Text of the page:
I was unsure at first because Funga Nordica describes the cap as "dark reddish brown, becoming ochraceous brown, at maturity fading to ochre with yellow, grey, purple or violet tinges" and I don't think my mushroom is any of those colours! However, it goes on to describe the cap as "hygrophanous, drying sordid white or grey". Well, I guess you could describe the cap as "sordid white". Although that seems an extraordinarily odd description for a colour. The colour of Miss Havisham's dress, perhaps, after all those years shut up in her mansion?

I couldn't see any trace of a veil, but I think these mushrooms were a couple of days old by the time I got to them, and the recent heavy rain could have washed this away. I noticed the fresher caps have a slight sparkle to them, when you get them up close; I don't know if that's indicative of anything. And the margin is faintly striate.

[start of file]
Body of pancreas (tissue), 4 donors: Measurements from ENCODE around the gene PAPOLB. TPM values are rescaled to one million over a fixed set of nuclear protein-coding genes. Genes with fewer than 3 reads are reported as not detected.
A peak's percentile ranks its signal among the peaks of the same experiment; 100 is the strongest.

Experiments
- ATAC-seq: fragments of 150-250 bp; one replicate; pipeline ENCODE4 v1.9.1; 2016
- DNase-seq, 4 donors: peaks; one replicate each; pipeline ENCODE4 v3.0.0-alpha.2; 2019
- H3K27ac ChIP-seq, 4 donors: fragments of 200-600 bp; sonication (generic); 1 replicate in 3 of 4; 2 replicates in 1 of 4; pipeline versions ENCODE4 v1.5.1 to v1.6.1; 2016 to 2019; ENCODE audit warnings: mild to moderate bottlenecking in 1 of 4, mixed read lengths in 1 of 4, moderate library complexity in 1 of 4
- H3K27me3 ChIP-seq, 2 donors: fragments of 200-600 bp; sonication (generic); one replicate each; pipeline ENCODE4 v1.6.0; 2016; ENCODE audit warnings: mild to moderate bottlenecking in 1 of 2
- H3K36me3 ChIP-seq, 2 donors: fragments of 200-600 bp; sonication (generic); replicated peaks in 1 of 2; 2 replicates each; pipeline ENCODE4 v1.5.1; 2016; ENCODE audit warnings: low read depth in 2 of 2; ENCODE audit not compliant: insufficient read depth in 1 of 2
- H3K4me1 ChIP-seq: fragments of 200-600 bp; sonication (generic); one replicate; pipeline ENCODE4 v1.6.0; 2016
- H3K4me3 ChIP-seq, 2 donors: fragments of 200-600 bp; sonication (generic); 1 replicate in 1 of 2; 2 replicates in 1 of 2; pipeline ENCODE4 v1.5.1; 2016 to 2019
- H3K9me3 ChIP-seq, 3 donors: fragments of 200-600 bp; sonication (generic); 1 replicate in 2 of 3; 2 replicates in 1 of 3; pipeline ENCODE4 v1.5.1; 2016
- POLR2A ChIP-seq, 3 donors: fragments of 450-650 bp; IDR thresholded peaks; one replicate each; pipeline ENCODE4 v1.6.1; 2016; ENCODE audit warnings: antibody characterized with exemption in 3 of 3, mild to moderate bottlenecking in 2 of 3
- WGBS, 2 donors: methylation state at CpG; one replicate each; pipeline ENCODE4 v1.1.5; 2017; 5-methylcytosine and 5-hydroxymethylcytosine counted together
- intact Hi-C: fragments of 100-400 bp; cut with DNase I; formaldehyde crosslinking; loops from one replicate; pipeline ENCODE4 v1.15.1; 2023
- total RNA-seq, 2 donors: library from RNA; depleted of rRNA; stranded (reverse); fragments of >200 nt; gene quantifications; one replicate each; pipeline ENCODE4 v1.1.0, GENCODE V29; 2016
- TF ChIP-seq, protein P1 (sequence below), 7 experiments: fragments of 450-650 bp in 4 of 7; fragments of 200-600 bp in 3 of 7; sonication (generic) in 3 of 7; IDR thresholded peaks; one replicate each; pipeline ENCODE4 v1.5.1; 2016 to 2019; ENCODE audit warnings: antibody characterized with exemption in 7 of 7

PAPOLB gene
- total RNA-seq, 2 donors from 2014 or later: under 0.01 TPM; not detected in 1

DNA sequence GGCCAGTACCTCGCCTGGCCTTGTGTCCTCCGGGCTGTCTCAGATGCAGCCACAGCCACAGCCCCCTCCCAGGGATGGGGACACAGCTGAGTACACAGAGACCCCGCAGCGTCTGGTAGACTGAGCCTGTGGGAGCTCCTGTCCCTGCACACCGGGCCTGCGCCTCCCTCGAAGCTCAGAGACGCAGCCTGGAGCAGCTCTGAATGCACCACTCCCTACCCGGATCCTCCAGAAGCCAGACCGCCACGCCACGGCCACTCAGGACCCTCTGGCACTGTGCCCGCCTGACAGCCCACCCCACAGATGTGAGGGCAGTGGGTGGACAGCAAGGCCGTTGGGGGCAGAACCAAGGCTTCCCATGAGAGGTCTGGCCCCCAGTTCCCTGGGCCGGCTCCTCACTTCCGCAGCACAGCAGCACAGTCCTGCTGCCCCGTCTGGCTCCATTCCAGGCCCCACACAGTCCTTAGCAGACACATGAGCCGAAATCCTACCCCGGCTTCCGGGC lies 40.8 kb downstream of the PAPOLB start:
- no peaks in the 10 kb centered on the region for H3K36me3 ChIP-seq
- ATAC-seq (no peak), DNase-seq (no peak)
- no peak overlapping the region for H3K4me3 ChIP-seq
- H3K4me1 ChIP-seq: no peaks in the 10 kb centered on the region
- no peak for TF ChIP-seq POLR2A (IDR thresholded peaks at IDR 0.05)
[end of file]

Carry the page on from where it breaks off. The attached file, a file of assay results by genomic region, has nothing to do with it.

The habitat and time of year also seems right for P. candolleana, as Funga Nordica describes it as occuring "in rich deciduous forests, parks and gardens on or around stumps...; spring to autumn."

So, P. candolleana seems quite likely. But I wouldn't like to say for certain as Psathyrella seems a more complicated genus than the field guides would have you believe.

For the record
Date: 07/06/2017
Location: Hoe Wood
Grid reference: TQ217136